January 17 2017
College administrators and faculty want all students to thrive, but concern is greatest for those students who are most at risk to leave college before getting a degree. Such students are often termed “high risk” because their academic backgrounds or personal characteristics (for example, status as a first-generation college student) increase the likelihood that they will not be successful. Therefore, colleges target special programs toward these students, often requiring high-risk students to participate.
These programs go by different names – remedial education, developmental programs, success programs – but they all have the same purpose of helping high-risk students succeed. The problem is that they do not work.
Why Remedial Programs Fail
Colleges in the United States spend more than $2 billion per year on remedial education programming designed to help high-risk students succeed. Current efforts are not working, however, with some research even indicating that these programs are hurting high-risk students. Why do colleges continue to pour money into programs that are not working, and what can campus leaders do to make a difference for these students?
Perhaps what is needed is a paradigm shift – a shift in perspective from trying to get high-risk students to survive to one that aims to help them thrive. Research on high-risk students indicates that these students constantly battle negative stereotypes. These stereotypes (for example, “I’m less intelligent than the students around me”) create additional obstacles to the typical transition challenges that all students face. When students question their own abilities and feel a loss of control over their academic performance, they exert less effort, and research shows that effort (disciplined hard work) is one of the best predictors of grades.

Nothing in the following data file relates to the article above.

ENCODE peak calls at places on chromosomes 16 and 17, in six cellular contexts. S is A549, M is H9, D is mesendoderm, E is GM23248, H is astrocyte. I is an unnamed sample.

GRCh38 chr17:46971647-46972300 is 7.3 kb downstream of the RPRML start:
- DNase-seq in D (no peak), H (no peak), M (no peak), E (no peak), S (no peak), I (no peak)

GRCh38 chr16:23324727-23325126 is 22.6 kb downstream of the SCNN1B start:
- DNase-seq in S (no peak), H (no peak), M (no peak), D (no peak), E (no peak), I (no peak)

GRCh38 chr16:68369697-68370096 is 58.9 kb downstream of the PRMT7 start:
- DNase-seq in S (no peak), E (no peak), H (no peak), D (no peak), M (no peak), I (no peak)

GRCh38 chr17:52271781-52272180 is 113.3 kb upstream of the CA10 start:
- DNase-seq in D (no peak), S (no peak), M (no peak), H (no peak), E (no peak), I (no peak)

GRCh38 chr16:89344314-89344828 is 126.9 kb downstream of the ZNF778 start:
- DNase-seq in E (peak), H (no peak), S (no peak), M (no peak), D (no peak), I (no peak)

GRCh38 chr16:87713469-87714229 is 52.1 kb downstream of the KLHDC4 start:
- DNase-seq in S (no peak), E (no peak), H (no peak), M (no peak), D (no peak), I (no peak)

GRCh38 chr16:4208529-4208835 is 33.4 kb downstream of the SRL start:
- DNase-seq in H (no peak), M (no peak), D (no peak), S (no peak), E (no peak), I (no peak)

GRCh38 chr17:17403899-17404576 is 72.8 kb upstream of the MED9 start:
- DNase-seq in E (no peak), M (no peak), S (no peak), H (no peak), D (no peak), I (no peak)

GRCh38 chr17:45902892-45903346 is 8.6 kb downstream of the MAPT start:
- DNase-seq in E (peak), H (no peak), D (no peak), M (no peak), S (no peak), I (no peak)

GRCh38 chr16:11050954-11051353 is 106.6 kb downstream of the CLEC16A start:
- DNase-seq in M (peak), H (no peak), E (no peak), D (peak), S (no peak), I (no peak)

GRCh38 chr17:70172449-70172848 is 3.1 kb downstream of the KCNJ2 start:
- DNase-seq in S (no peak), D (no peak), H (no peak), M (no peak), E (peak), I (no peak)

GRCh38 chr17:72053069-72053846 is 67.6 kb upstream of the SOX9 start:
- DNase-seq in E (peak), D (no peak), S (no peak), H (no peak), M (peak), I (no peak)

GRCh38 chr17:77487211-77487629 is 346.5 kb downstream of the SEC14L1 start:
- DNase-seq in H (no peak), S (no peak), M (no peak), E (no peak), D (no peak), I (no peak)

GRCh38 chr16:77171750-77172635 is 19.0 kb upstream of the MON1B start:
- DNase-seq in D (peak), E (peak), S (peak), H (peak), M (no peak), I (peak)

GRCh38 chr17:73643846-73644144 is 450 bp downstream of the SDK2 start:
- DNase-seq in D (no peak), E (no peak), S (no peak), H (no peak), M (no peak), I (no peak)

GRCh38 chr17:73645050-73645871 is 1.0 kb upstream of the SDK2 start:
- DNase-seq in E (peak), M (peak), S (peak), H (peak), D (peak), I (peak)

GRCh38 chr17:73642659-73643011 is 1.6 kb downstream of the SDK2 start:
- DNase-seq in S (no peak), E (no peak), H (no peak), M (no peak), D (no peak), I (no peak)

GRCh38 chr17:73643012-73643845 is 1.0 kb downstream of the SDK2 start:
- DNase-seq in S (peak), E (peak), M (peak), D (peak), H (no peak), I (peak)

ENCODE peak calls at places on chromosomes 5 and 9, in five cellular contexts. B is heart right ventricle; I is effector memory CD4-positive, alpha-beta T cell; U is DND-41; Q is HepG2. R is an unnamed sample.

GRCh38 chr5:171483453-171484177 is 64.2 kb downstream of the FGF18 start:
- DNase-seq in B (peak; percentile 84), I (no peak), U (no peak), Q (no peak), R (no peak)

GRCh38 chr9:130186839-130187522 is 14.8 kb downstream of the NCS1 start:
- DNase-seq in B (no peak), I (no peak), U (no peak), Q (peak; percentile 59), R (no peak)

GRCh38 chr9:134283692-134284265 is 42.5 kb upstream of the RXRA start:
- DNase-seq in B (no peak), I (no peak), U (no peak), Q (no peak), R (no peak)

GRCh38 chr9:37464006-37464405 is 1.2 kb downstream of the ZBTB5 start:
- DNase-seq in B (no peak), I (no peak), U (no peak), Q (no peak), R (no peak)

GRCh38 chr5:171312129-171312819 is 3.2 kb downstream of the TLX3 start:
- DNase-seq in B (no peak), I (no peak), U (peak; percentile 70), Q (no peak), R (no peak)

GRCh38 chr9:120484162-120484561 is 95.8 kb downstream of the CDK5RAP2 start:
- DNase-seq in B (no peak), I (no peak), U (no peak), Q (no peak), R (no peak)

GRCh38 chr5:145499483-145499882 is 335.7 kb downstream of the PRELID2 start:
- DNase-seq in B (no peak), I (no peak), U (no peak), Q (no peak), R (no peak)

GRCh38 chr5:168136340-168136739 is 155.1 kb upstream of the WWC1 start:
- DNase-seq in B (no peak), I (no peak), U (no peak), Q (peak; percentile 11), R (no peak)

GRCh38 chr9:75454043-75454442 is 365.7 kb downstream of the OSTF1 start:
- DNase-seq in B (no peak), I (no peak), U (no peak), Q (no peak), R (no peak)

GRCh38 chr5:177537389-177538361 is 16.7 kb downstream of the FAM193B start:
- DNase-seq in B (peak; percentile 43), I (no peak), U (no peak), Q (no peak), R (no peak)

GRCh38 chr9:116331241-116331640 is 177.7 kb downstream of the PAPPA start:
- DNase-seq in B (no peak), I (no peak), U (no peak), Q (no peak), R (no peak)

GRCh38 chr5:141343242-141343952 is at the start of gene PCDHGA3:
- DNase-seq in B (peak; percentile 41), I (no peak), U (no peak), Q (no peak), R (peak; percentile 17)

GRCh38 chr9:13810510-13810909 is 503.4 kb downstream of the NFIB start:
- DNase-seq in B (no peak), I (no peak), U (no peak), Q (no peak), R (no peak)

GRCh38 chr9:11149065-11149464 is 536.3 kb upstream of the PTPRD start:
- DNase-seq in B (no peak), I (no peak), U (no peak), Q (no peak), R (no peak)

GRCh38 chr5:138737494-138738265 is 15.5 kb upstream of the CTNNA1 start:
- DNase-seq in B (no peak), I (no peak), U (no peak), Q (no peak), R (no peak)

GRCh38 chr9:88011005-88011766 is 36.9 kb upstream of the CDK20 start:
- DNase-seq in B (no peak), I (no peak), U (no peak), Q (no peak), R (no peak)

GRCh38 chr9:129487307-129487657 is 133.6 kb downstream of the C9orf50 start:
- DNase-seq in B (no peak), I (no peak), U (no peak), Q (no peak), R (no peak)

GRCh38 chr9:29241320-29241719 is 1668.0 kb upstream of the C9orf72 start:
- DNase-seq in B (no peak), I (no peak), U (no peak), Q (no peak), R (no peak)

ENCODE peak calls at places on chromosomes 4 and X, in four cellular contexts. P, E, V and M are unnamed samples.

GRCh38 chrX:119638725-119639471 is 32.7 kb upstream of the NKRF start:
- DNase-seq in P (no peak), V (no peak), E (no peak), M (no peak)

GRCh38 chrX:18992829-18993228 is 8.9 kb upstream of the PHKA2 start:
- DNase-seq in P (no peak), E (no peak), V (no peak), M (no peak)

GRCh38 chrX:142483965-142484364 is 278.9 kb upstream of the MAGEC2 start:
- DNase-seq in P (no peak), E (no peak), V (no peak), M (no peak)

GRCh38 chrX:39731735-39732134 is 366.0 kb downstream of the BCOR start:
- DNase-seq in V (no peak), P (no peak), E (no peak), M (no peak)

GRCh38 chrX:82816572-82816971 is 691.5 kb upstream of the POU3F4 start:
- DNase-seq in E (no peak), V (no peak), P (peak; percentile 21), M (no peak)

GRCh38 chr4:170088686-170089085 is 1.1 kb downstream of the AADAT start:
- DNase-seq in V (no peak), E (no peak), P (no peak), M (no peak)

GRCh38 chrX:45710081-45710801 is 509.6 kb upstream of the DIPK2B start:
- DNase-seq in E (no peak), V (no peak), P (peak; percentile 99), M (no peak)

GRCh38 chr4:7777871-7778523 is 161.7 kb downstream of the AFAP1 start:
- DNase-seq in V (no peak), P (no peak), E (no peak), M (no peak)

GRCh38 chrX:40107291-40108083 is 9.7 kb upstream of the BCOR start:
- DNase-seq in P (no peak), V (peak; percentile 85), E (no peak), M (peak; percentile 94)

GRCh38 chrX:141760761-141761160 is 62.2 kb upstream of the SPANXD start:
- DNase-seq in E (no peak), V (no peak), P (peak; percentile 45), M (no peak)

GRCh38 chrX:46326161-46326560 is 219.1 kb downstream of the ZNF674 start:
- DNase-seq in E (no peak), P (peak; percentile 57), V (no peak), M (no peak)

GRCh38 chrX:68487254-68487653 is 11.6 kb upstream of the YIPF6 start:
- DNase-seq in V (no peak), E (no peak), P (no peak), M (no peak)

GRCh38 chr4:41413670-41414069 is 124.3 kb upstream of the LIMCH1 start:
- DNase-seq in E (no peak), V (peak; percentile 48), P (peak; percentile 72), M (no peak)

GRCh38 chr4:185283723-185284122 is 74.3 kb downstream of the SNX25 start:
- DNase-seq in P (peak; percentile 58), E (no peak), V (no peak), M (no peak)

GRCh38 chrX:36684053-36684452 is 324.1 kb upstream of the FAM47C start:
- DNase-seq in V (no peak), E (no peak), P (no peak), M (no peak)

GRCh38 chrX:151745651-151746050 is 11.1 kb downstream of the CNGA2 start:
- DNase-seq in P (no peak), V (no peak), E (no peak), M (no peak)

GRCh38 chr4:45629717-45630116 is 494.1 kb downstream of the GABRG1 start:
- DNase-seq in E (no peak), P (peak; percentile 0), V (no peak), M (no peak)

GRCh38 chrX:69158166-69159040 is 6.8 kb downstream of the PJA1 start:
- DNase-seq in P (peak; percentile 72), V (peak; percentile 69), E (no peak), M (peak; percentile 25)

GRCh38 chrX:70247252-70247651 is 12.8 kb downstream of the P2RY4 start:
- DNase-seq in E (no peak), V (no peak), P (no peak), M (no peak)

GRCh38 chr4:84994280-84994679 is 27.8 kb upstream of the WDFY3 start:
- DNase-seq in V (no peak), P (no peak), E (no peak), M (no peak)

But typical remedial programs do not address these psychological challenges. Instead, they mostly focus on study skills and other related behaviors. Often, we look at what high-achieving students do, turn to our struggling students and say, “You should do those things too!” In other words, remedial programs focus on behaviors, not beliefs, but it is students’ beliefs that drive their behaviors.
Helping High-Risk Students Thrive
What if we stopped trying to just teach the right behaviors and instead taught students the right beliefs? What if we taught students to think differently about themselves and their environment? The result could be a shift from surviving to thriving for our high-risk students.
So what exactly is thriving? When college students thrive, they not only succeed academically, but also experience a sense of belonging and a level of psychological well-being. Thriving contributes to their persistence to graduation in spite of obstacles along the way. Thriving also allows students to gain the most from the college experience. But in order to improve thriving, especially in high-risk students, we have to measure it first.
How to Measure The Success Of Programs for High-Risk Students
A student's ability to thrive academically is affected by a number of factors that can be measured- such as: engaged learning, academic determination, positive perspective, diverse citizenship, and social connectedness.By measuring thriving before and after students participate in campus programs, institutions can get a real sense of which programs are helping students to thrive so they can manage resources accordingly. To help high-risk studets succeed, institutions need tos top focusing so much on students' behaviors and start emphasizing the beliefs that drive those behaviors.
Student Success at Credo
by Rishi Sriram, Ph.D., Affiliate Consultant
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